856. Polymicrobial Infective Endocarditis
Session: Poster Abstract Session: Bacteremia and Endocarditis
Friday, October 9, 2015
Room: Poster Hall
Posters
  • shrestha layout 102801.pdf (218.5 kB)
  • Background: A small proportion of cases of infective endocarditis (IE) is polymicrobial in etiology. The purpose of this study was to describe the patient characteristics, treatment and outcome of patients seen in our institution with polymicrobial IE.

    Methods: Patients with definite IE by Duke Criteria admitted to our hospital from July 1, 2007 through July 1, 2014 were screened to identify those who had two or more causative microorganisms. The causative pathogens were determined by evaluating results of blood cultures, valve cultures and valve microbial sequencing, and resolving discrepancies using a predetermined algorithm. The patient characteristics associated with these cases, their treatments and outcomes were examined.

    Results: Nineteen patients with polymicrobial IE were identified. 58% (11) had prosthetic valve endocarditis. The mean patient age was 47 years and 58% (11) were males. The combinations of pathogens are outlined in the table. Enterococcus sp. was the most commonly encountered pathogen, occurring in 58% (11) of the patients. A total of 37% (7) had a history of injection drug use (IDU) and 37% (7) had previously had IE. 16% presented with strokes and 10% with cardiogenic shock. 53% (10) had involvement of the left side valves only, and only 11% (2) had isolated right side involvement. Splenic infarction, pulmonary embolism and cardiogenic shock were each seen in 3 patients (16%). Sixteen patients (84%) underwent surgery; 3 were treated medically. By one year after surgery 3 patients were known to have died, 1 was reoperated for another episode of IE, 6 were alive and free of IE, and there was no information for the remaining 9.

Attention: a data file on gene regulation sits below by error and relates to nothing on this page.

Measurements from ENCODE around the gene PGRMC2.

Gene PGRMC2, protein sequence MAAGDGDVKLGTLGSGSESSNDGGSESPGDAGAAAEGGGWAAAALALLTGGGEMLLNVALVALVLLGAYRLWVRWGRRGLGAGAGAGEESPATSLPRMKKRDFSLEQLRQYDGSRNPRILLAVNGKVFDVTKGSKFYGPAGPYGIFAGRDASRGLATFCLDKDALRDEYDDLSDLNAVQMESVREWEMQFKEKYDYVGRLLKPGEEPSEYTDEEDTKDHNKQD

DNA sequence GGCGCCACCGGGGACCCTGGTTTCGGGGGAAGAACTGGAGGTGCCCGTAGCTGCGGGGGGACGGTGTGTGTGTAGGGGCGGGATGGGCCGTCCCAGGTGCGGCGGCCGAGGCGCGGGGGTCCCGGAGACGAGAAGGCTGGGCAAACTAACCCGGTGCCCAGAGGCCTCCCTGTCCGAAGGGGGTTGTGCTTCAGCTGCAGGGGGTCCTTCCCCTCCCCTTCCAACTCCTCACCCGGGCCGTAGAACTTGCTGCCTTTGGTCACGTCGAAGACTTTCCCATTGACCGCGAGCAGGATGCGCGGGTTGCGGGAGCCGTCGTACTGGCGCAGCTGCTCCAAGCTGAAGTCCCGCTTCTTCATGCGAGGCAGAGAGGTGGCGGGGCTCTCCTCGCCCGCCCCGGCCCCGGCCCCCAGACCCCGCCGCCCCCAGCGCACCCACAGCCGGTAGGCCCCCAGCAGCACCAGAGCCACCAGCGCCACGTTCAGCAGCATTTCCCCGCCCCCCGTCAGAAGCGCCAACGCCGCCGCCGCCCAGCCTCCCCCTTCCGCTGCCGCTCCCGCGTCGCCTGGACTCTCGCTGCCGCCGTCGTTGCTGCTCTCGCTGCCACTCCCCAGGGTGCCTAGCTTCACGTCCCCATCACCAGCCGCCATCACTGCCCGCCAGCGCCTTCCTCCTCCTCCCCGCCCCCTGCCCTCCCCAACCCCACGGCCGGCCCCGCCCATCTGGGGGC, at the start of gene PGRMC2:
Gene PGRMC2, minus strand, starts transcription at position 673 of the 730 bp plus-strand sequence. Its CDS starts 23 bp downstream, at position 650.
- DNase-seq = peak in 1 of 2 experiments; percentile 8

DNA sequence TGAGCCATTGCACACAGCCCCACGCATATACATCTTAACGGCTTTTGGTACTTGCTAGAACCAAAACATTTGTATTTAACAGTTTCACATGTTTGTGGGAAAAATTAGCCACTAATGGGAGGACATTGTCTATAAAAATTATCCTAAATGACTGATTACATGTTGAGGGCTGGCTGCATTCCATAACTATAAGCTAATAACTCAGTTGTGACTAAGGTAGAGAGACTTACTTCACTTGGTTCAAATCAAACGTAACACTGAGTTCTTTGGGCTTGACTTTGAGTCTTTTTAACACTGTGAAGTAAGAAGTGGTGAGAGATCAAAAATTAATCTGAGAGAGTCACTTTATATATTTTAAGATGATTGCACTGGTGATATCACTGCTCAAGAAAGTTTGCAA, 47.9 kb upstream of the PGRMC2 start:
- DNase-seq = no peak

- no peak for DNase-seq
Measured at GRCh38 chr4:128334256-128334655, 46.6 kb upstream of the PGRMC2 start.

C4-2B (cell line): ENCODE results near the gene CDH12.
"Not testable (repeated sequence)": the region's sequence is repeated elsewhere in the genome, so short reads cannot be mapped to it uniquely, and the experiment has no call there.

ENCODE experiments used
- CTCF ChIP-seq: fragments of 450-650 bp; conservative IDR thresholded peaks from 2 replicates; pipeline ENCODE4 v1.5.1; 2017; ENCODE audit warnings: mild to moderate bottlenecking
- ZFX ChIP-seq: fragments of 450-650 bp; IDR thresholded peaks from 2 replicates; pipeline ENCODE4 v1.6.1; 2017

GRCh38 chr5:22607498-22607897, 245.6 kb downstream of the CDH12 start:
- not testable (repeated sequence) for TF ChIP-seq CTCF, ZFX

Conclusion: Polymicrobial IE among patients with IE at our institution is unusual (<5%). Over half of these patients had a prosthetic heart valve, and fewer than half had a history of IDU. The most common pathogens were Enterococcuscoagulase-negative staphylococci and Candida.

    Microorganism combination

    Persons affected

    n (%)

    Enterococci + coag neg staph

    4 (21)

    Enterococci + Candida

    4 (21)

    S aureus + viridans strept

    2 (11)

    S aureus + Candida

    2 (11)

    Enterococci + viridans strept

    1 (5)

    Coag neg staph + viridans strept

    1 (5)

    Coag neg staph + HACEK

    1 (5)

    Coag neg staph + nutritionally variant Strept

    1 (5)

    Candida + Serratia

    1 (5)

    Candida + Pseudomonas

    1 (5)

    Viridans strept + Corynebacteria + Prevotella

    1 (5)

    Shailee Shah, MD1, Nabin Shrestha, MD, MPH, FIDSA, FSHEA2 and Steven Gordon, MD, FIDSA, FSHEA1, (1)Infectious Disease, Cleveland Clinic, Cleveland, OH, (2)Infectious Disease, Cleveland Clinic Foundation, Cleveland, OH

    Disclosures:

    S. Shah, None

    N. Shrestha, None

    S. Gordon, None

    Findings in the abstracts are embargoed until 12:01 a.m. PDT, Wednesday Oct. 7th with the exception of research findings presented at the IDWeek press conferences.